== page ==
quahog clam
Quahog clams can live over 500 years. capecodphoto/Getty Images

The longest living animal in the ocean, known as the quahog clam, can tell scientists about the ancient history of the North Atlantic Ocean. It has shown them how the ocean's role as a driver of atmospheric climate has considerably changed over this long period of time.

The quahog clam – also referred to as hard clam – is an edible mollusc found in the eastern shores of North and Central America. Incredibly, it can live over 500 years. In a new study published in Nature Communications scientists have shown how useful the quahog clam can be to journey back in the past and study the evolution oceans have faced over many years.

Indeed, the chemistry in the growth rings in the shells of the clams act as a good proxy for the chemical make-up of the oceans over a long time period.

By identifying and analysing the chemical components present in many different clams, researchers have been able to model how the oceans have evolved with unprecedented dating precision.

Up to now, research into the history of oceans had only been able to study accurately the past 100 years or so. Reconstructions using marine sediment cores allowed to go further into the past, but with significant age uncertainties. The study of quahog clams may thus have the potential to transform the field.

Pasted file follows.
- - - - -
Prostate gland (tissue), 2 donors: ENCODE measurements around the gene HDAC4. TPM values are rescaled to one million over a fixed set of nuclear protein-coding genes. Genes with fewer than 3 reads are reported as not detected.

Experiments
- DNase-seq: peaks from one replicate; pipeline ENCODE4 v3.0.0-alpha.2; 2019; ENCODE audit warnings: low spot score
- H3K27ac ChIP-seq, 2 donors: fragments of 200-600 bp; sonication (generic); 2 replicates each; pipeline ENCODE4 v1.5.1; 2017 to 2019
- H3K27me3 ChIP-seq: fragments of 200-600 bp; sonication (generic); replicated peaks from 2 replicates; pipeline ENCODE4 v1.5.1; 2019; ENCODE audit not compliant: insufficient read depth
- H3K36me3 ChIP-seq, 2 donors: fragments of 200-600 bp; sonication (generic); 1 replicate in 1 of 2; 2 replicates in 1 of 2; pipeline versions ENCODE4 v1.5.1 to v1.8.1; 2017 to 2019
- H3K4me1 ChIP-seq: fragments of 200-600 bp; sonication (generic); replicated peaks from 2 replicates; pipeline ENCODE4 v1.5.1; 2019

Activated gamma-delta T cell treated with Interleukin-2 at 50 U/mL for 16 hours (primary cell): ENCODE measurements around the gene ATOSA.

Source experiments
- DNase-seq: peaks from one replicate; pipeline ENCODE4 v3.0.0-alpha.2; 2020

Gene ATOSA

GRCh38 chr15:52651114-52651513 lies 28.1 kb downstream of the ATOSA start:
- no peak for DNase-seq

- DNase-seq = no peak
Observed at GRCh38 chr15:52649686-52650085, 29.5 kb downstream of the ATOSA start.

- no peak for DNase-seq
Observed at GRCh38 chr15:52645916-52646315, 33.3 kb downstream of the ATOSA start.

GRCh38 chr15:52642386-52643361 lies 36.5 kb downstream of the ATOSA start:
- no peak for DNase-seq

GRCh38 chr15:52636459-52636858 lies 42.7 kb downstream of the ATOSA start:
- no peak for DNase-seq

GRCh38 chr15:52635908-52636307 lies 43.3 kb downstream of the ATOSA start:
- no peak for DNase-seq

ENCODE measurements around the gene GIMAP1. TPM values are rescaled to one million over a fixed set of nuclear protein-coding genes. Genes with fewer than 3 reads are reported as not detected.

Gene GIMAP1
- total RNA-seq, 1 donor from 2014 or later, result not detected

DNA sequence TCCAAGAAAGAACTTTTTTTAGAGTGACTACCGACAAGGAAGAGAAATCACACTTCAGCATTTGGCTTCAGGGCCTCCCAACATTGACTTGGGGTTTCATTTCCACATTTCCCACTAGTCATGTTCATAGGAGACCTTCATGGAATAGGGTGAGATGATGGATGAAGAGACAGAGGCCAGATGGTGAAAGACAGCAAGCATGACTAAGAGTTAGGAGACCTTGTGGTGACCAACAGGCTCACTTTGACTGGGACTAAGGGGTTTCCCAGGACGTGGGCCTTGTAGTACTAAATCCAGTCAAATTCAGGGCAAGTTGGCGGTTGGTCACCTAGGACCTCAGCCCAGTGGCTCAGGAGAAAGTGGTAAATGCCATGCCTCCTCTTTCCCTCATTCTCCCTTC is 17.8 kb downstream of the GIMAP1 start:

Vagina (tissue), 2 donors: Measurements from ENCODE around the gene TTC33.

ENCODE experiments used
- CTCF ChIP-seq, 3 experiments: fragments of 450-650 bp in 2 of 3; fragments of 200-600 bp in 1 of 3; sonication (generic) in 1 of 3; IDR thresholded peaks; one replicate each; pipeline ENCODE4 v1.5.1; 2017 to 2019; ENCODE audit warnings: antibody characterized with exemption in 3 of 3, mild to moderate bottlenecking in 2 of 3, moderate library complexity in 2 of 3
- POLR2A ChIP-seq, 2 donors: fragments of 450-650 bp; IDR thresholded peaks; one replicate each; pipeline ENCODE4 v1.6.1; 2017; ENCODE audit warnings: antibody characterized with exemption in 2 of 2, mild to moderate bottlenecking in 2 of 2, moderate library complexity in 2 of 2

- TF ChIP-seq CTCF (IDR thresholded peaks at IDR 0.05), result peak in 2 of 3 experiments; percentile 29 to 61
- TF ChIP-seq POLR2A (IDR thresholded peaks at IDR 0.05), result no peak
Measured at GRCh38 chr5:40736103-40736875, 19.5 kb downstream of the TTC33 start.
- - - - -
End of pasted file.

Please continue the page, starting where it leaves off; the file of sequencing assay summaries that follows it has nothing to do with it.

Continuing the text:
Findings about the oceans

Based on the oxygen isotope record in the shells of clams collected at different points in time in the past, the scientists from Cardiff University have obtained a record of the North Atlantic ocean's chemical make-up spanning the last millennia.

Comparing this record with records of solar variability, volcanic eruptions and atmospheric air temperatures, they have investigated what role the ocean has played in setting atmospheric climate over time.

They have found that before 1800 and the industrial period, North Atlantic Ocean dynamics played an active role in modulating the response of the atmosphere to solar and volcanic activity. However, in the last two centuries, the chemical make-up of the ocean indicate that its role has changed.

It does not influence the changes in the atmosphere – rather changes in the ocean lag behind changes in the atmosphere. Intense industrial activity could be the cause of this shift.